A contribution to Disquiet Junto Project 0398: Rauschen Bern https://disquiet.com/2019/08/15/disquiet-junto-project-0398-rauschen-bern/
The Assignment: Make music by making a collage of noises.
This project is the first of three that are being done in collaboration with Musikfestival Bern, which will be held in Switzerland from September 11 through 15. For this reason, a German translation is provided below. We are working with Tobias Reber, an early Junto participant, who is in charge of the educational activities of the festival. Select recordings resulting from these three Disquiet Junto projects will be played publicly as part of the Rauschlabor Schützenmatte (musikfestivalbern.ch 5) or broadcast on the festival’s radio show, Radio Antenne (radioantenne.ch 1).
Step 1: Familiarize yourself with the German word “rauschen.” Understand that “rauschen” is noise in the sense of white noise, waterfall noise, background noise, static, wind in trees, rain, etc. The blurred, diffuse, continuous kind of noise, not short individual non-tonal sounds.
Step 2: Consider that the word “rauschen” is half of the family name of the late artist Robert Rauschenberg, who was famed for his collages.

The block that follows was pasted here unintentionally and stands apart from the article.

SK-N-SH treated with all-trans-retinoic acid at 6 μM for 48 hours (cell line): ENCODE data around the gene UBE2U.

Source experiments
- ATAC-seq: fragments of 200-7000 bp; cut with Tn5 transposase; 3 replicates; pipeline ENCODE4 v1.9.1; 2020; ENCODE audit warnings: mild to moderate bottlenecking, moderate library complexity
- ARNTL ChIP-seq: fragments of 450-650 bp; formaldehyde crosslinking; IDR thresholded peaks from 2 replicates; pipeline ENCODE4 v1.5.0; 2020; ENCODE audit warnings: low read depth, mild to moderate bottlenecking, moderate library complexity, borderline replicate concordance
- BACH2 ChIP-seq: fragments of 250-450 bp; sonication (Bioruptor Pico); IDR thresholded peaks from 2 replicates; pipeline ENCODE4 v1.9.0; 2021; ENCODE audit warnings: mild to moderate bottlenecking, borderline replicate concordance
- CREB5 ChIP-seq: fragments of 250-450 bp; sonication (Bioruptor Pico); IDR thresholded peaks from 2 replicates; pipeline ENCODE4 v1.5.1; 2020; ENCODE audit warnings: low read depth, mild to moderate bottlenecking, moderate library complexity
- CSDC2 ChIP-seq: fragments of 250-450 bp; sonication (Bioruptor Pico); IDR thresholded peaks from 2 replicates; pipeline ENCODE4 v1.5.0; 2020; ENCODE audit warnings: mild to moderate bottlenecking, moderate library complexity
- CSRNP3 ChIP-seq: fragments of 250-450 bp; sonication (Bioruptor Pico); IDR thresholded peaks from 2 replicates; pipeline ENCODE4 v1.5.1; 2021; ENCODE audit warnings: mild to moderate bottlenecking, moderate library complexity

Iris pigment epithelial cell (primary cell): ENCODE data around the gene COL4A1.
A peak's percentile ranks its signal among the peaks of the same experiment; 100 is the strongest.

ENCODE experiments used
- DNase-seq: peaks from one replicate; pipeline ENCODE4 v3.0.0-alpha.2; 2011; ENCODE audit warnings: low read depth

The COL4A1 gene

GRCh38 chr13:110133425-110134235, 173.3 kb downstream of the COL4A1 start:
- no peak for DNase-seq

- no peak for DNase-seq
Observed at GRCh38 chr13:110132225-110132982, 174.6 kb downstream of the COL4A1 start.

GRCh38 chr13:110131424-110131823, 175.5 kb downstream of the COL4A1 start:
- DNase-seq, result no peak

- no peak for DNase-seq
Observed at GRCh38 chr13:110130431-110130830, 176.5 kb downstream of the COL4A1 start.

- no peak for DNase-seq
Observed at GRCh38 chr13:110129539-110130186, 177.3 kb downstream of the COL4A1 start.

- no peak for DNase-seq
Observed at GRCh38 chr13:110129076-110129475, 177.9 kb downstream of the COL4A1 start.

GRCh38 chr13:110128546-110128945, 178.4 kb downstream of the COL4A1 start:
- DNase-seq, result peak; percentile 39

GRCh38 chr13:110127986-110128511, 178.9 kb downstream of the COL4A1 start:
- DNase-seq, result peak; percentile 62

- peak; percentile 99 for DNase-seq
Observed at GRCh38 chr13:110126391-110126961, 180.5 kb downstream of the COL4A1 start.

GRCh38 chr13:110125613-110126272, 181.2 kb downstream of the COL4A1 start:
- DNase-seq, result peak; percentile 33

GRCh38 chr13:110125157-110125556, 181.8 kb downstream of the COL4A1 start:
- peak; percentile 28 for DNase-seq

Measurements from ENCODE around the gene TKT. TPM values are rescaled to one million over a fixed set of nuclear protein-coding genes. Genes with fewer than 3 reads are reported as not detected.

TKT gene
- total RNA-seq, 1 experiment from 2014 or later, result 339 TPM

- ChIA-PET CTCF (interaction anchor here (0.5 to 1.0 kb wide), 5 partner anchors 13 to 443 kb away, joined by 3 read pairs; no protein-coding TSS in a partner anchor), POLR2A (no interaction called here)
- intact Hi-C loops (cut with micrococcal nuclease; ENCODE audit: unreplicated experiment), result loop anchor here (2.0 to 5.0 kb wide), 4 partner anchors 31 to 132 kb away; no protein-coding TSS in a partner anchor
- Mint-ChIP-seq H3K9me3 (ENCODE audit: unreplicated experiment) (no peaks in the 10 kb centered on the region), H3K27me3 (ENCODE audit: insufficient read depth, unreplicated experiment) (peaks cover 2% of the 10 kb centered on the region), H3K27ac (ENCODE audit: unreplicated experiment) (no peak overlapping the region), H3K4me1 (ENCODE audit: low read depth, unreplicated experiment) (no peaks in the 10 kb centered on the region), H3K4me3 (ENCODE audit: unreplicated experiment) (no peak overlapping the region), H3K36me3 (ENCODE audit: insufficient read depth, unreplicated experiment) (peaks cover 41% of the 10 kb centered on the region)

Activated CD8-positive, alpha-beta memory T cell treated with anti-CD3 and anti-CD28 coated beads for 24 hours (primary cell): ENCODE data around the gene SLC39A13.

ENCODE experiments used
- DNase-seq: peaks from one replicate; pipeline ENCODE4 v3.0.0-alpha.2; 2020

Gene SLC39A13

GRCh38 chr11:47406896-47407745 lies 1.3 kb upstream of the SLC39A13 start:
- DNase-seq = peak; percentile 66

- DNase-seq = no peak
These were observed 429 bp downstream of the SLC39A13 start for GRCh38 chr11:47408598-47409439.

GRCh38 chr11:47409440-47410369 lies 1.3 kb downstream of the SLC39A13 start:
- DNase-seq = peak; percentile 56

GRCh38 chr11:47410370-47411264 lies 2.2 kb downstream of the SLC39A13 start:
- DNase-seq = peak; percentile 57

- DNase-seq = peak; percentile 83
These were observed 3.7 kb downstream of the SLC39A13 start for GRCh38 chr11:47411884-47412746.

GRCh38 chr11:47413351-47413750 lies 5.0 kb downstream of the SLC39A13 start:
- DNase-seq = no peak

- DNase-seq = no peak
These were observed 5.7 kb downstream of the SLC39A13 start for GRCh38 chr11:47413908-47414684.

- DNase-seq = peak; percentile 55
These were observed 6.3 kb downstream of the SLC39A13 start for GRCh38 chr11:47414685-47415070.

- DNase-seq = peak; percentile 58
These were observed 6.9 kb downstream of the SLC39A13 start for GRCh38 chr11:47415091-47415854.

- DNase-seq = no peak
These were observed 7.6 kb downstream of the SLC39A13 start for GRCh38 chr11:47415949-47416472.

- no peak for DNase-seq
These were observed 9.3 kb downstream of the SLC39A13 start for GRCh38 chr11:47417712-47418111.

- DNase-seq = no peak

Step 3: Record several “rauschen” noises and make a sonic collage of them.
For the raw material, I used extracts from recordings I made while inter-railing in France, Italy, Switzerland, Germany, Netherlands and Belgium in the second week of August: of heavy rain on a station platform, of the characteristic sounds of carriages, inside and out including the hubbub of voices (and in one case, the sound of dice being rolled in an on-board game of ludo).
The assignment made me think of Franz Kafka, whose first projected book was to have been an account of a train journey in central Europe, authored jointly with his friend Max Brod. But it was his writings about the telephone that seemed especially pertinent here. In 'The Castle' he referred to the rustling and singing ('Rauschen und Gesang') that seemed to render it extremely unreliable as a means of communication, and alluding also perhaps to the common experience of early users of the technology who imagined they heard the voices of the dead in the crackling static. (See J Hillis Miller, 'K. on the Telephone' in The Conflagration of Community, 2011).
I tried to layer the recordings so they approached the indistinct background noise of a telephone line, but foregrounded certain voices and other sounds in places to suggest the ghostly communications - the singing - some thought they detected in the purely electromagnetic interference.